Dani Robbins

Posts Tagged ‘volunteers’

Wise Words from Influential Donors

In Non Profit Boards, Resource Development on August 14, 2015 at 12:51 pm

I had the opportunity to moderate the Working with Influential Volunteers forum for the Central Ohio Association of Fundraising Professionals this week. Three prominent Columbus philanthropists- Roger Sugarman, Cindy Hilsheimer and Mary Lazarus – agreed to share their experience. They were incredibly grateful and gracious to and about fund raisers and executive directors. In fact, each credited our field with helping them to contribute.

Their experience and advice was so powerful; I wanted to share what I perceived as the big take aways. I welcome your feedback and reaction to any and all:

“Be sensitive to the idea that yours is not the only organization that donor supports.”

The volunteer told a story about being solicited for a large gift and asking where the agency came up with that number. The asker responded by saying it was based on their home value. My take away (after I winced) was that a gift assessment is just one piece of information about a donor’s capacity. It still matters how engaged they are in your organization, who is asking and what else that donor supports.

“Have a plan.”

Donors like to see that a formal cultivation and stewardship process, a fund raising goal and a database management system is in place. They can tell when one (or more) is missing.

“There is a gentle balance between their relationship with the organization and their relationship with you.”

This was in reference to the 24 month tenure of development directors. If development staff are not going to stick around, it is imperative that a relationship is built with other leaders and with the organization. I also got the impression this was a gentle reminder that donors buy into missions not development directors.

“Ask what the donor is interested in.”

Development is about relationships; a good fund raiser starts with the donor, what they care about and want to impact. Once you learn each, you can offer suggestions as to what might be a match between their goals and your organization’s mission.

“Provide structured mentoring between new board members and tenured members specifically to teach fund raising.”

Brilliant! Asking others for money is an art more than a science and the art is best learned by watching others, being personally solicited, making your own gift and then doing it yourself. How do you train new board members to become fund raisers?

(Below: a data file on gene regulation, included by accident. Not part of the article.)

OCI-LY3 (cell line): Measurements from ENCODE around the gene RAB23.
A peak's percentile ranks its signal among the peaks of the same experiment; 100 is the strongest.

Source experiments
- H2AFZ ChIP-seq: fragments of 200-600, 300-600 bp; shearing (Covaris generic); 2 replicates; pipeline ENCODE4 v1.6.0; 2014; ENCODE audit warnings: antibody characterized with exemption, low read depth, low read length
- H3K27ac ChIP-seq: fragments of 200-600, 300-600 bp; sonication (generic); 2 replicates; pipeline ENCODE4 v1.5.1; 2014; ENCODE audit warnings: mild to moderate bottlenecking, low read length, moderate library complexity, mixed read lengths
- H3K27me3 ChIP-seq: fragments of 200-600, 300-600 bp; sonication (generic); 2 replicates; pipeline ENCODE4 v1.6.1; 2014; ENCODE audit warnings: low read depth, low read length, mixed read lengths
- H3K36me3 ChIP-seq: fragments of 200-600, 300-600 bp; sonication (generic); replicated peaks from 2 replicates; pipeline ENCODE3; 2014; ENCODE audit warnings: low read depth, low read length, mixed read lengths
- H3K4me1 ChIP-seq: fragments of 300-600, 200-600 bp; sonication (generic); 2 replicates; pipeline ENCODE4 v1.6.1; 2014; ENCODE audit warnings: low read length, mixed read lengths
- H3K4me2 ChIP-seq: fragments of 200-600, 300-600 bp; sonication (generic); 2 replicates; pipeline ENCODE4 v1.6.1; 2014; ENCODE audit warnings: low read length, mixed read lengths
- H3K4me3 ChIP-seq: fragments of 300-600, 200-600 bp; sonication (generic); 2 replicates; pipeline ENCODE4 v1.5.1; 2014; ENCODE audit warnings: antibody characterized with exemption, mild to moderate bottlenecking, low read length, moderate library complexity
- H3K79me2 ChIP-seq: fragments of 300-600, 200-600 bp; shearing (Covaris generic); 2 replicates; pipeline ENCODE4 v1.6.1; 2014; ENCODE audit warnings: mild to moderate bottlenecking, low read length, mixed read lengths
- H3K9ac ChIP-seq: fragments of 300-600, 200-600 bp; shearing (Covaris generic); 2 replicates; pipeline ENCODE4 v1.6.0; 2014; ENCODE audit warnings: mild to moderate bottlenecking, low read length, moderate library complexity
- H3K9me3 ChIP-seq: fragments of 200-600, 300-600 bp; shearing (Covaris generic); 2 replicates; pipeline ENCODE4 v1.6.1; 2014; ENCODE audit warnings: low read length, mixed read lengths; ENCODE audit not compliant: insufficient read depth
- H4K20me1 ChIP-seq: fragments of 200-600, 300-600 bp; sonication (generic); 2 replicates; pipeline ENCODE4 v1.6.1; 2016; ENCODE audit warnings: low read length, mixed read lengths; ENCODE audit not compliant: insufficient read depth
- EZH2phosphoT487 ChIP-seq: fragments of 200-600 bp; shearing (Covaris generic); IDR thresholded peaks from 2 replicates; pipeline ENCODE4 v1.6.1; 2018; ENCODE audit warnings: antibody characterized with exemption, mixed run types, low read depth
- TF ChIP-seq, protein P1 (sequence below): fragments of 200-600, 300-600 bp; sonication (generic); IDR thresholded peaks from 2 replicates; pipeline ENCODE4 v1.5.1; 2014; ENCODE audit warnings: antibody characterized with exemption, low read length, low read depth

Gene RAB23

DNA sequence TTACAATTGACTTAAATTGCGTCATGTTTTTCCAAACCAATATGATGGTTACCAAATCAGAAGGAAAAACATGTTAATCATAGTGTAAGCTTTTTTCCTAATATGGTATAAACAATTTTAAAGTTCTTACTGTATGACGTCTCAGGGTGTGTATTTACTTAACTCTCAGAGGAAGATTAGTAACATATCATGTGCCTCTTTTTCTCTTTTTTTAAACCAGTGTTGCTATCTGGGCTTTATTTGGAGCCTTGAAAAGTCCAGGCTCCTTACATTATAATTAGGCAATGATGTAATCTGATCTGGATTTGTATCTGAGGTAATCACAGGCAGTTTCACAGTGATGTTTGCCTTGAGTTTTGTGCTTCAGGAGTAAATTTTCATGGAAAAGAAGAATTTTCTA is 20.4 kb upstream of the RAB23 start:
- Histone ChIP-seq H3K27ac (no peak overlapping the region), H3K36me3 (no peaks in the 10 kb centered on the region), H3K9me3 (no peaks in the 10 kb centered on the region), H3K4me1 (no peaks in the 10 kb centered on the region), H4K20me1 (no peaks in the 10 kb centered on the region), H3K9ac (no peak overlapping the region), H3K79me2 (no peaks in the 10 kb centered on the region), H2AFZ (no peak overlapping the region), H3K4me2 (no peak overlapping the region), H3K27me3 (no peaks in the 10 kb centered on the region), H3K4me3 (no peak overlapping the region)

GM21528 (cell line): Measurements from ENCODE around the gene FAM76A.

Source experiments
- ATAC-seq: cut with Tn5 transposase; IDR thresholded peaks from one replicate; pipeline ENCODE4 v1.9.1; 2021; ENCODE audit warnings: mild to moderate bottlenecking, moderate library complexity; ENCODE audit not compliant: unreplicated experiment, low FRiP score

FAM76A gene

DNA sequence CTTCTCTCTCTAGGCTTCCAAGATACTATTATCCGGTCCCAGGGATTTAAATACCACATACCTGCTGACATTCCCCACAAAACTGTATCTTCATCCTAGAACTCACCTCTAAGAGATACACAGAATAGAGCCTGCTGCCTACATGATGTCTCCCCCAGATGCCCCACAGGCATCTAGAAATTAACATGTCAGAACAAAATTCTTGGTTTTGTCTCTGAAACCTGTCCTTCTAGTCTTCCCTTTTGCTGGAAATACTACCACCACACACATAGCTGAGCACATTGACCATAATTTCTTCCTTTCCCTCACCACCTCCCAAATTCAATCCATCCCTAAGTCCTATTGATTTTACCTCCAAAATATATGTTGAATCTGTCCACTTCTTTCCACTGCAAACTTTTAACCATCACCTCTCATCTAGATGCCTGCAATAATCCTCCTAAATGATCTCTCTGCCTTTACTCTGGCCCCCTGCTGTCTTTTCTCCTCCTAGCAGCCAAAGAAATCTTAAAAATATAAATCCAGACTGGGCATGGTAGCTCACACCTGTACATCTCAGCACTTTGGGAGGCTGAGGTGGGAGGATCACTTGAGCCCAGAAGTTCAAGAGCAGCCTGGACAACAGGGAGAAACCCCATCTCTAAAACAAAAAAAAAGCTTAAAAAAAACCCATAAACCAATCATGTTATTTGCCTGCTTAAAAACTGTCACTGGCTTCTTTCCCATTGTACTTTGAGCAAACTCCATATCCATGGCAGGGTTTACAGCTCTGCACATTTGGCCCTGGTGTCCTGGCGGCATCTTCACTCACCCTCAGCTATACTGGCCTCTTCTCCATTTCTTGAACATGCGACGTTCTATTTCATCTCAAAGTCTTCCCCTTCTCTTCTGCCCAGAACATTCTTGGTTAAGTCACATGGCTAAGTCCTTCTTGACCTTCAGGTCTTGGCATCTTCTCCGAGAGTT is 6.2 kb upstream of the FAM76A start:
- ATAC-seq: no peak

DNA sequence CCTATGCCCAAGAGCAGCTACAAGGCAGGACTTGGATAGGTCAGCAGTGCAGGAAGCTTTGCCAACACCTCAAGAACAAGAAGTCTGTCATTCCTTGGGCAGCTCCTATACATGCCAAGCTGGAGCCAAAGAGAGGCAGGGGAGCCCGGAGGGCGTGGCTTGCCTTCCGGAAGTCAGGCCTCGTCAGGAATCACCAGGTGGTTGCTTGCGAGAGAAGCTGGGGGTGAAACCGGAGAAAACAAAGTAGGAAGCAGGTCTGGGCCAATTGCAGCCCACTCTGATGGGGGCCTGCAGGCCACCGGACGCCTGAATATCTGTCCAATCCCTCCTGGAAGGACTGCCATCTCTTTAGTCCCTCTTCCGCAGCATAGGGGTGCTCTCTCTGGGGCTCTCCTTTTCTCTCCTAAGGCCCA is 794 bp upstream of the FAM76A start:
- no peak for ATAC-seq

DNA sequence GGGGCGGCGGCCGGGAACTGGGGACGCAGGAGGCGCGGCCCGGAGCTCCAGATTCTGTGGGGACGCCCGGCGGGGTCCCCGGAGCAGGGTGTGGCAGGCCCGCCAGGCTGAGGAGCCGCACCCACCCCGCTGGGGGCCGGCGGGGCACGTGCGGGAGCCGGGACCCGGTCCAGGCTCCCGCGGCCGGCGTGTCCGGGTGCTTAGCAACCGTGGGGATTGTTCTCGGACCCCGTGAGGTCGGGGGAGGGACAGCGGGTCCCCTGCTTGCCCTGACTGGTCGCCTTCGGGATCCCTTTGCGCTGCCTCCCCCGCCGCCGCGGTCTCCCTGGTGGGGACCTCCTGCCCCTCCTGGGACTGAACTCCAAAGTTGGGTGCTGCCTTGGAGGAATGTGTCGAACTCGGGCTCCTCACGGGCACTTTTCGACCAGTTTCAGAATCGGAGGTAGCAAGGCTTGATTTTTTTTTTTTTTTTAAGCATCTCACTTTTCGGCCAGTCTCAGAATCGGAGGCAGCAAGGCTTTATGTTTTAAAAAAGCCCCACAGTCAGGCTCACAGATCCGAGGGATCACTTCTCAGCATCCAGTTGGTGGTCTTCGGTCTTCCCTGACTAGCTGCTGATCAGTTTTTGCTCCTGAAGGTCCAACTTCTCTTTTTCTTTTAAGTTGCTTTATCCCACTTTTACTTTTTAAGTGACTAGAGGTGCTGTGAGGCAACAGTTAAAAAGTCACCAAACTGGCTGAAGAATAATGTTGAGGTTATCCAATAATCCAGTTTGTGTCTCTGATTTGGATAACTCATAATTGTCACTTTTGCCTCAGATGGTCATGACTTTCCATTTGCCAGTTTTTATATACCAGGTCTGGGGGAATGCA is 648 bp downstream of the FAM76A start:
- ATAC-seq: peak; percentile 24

“People like being asked. They can always say no.” “It is empowering to be asked and to give.”

No one has to be afraid of fund raising. Inviting someone to invest in moving forward a mission and improving a community is empowering – for people on both sides of the table.

“Don’t just talk to donors when you want something.”

Relationships have to be built. Relationships with donors are just like other relationships, they require an investment of time and some version of reciprocity. In this case, the reciprocity is in information. The take away was share to the gift’s impact, the agency or program’s successes and, as necessary, your struggles. Relationships of all kinds require honesty, communication and cultivation. When was the last time you reached out to your donors?

“If you can’t write a check, you shouldn’t take up a seat at the (board) table.”

Yup, this was my favorite. I cheered when it was said. If you do not care enough about the mission of an organization to financially support it, giving of your time in not enough; you should not be at the table. The goal for any board is not usually huge gifts from every board member, though that would be lovely. The goal is a gift – of any amount- from every board member.

100% board giving is critical to any agency that is asking the community to invest in its mission.

“The CEO needs to be partners with the development director.”

Development directors cannot raise money alone. The CEO needs to be a partner with the development director. When they are not, not only does fund raising suffer, but your donors can tell.

What have you learned from influential donors? If you are an influential donors, what do you wish we knew? As always, I welcome your insight, feedback and experience. Please offer your ideas or suggestions for blog topics and consider hitting the follow button to enter your email. A rising tide raises all boats.


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